Jeremy Hunt claimed ‘fiscal discipline’ is working today amid hopes that figures will finally show inflation slipping below 5 per cent tomorrow.
The Chancellor told MPs that ‘continued progress’ on curbing increases in prices was down to government’s ‘hard work’ to bear down on borrowing.
The comments came with analysts predicting that official statistics will show the headline CPI rate at 4.8 per cent.
The potential boost comes a week before Mr Hunt delivers the crucial Autumn Statement, and with MPs increasingly optimistic he might move to reduce the tax burden.
Treasury sources have stressed that the package will not include anything that fuels inflation, and must be ‘affordable’.
Analysts are predicting that official statistics tomorrow will show the headline CPI rate at 4.8 per cent
Chancellor Jeremy Hunt told Cabinet that ‘continued progress’ on curbing increases in prices was down to government’s ‘hard work’ to bear down on borrowing
Any wriggle room is likely to be used on business taxes first, but cutting inheritance tax or stamp duty has not been completely ruled out.
Quizzed in the Commons, Mr Hunt said he was determined to ‘win the battle’ against inflation.
He faced Conservative calls to lower taxes and scrap the so-called ‘factory tax’, which relates to the inability to fully expense investments in machinery and buildings.
Mr Hunt used the Budget in March to announce a three-year policy of ‘full expensing’ to ensure every single pound a company invests in IT equipment, plant or machinery can be deducted in full and immediately from taxable profit.
He was urged to make this a permanent change, with the Chancellor noting this would be a £10 billion commitment if implemented.
Speaking on day five of the King’s Speech debate, Mr Hunt told the Commons: ‘As we start to win the battle against inflation, we can focus on the next stage which is growth. So next week we will see an autumn statement for growth.
‘Because no business can expand without hiring additional staff, I will address labour supply issues to help fill the nearly one million vacancies we have, working with the excellent Secretary of State for Work and Pensions.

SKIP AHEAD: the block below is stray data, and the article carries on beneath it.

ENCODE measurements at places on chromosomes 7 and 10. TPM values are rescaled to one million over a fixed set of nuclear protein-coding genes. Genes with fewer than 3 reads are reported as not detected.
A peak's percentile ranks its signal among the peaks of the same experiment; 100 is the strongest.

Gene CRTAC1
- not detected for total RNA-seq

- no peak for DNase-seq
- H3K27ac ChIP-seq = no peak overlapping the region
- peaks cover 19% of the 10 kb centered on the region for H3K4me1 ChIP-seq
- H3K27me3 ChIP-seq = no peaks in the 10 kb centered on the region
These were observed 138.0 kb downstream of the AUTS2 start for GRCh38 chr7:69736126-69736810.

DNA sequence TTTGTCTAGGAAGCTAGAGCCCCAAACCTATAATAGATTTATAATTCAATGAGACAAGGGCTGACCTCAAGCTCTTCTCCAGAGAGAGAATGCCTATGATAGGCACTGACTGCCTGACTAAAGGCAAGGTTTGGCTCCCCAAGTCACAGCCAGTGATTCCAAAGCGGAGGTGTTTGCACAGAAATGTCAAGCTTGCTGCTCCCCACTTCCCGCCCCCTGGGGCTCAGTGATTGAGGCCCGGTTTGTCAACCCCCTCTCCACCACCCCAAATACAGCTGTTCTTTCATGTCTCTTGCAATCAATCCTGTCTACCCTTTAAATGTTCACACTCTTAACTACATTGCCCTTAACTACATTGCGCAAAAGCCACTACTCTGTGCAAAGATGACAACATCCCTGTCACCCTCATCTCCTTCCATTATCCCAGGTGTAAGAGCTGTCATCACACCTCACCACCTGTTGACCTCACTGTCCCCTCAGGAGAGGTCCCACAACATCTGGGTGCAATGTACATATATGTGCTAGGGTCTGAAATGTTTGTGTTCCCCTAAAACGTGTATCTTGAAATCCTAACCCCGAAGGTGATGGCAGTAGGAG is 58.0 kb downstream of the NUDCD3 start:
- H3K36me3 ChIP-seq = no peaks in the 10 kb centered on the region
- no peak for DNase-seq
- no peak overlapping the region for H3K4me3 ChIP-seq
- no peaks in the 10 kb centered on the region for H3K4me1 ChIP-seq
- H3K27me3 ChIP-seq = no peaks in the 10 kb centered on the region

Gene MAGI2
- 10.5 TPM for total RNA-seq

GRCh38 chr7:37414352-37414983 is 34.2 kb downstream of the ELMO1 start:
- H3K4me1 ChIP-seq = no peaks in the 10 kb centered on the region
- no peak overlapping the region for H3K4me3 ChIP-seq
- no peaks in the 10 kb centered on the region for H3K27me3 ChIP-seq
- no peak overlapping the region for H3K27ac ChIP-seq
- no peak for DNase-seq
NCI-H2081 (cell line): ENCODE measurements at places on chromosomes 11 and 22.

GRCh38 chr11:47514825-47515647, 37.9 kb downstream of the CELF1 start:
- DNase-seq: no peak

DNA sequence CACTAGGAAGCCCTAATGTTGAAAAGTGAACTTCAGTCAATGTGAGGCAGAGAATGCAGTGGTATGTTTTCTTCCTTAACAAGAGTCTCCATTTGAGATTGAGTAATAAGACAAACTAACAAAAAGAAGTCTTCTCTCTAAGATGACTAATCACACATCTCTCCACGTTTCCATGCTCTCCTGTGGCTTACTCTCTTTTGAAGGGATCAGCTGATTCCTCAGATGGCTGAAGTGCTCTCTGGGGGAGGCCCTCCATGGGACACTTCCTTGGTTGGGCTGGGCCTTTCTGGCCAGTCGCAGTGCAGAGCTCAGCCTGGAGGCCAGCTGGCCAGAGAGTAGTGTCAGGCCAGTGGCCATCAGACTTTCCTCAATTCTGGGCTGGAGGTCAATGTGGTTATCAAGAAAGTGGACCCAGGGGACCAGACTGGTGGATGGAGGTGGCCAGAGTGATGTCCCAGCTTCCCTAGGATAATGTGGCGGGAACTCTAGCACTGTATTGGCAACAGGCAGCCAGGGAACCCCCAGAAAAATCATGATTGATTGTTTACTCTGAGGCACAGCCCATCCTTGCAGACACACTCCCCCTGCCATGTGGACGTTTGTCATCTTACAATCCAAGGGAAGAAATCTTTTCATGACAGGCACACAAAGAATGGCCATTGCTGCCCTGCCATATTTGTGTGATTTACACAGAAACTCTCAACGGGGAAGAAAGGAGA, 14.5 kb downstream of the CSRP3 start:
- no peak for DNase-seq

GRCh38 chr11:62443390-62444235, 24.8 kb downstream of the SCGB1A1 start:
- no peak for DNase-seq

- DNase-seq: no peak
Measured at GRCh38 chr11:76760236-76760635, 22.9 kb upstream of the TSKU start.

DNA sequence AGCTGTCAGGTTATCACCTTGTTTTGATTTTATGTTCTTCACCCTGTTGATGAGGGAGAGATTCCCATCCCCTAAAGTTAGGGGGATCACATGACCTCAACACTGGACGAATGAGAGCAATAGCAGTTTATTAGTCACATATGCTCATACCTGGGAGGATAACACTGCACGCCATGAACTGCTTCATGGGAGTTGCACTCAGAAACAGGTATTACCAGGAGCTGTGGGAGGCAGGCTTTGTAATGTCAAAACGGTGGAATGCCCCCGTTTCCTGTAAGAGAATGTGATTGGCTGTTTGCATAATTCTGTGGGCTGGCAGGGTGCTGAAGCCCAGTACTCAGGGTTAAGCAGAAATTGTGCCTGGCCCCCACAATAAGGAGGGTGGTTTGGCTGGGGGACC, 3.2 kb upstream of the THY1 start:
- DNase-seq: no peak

‘This will build on the 30 hours of free childcare offer that I announced for all eligible children over nine months in the Spring Budget.
‘I will also focus on increasing business investment because, despite the fact that our growth has been faster than many of our European neighbours, our productivity is still lower.’
A readout of the newly-reshuffled Cabinet’s meeting said: ‘Ahead of new inflation statistics to be released tomorrow, the Chancellor said the continued progress in reducing the rate of inflation was testament to the hard work of Government in retaining fiscal discipline, not fuelling inflation through additional borrowing.
‘The Prime Minister concluded by saying it was a shared privilege to be a member of Cabinet and that he was confident that the people around the table had the energy and ambition to deliver real change to benefit the public.’
Although ministers used to get advance sight of inflation figures, that arrangement was ditched some years ago due to concerns about leaks.
There were more signs the squeeze on Brits might finally be easing today as figures showed wages outstripping inflation at the fastest pace for two years.
Regular pay was up 7.7 per cent in the three months to September, slightly lower than the record high of 7.9 per cent in the previous period.
However, with CPI inflation cooling that meant a 1 per cent increase in real terms – the highest since September 2021.
Annual average regular pay growth for the public sector was 7.3 per cent, a level unmatched since comparable records began in 2001.
There was also encouraging evidence that the jobs market is holding up, with unemployment unchanged at 4.2 per cent in the third quarter.
Vacancies were down 58,000 quarter-on-quarter at 957,000, but remain at a historically high level.
The finding that wages are slowing down in cash terms could help convince the Bank of England that the threat from inflation is receding, and it can dodge more hikes to interest rates.
Regular pay was up 7.7 per cent in the three months to September, slightly lower than the record high of 7.9 per cent in the previous period. However, with CPI inflation cooling that meant a 1 per cent increase in real terms – the highest since September 2021.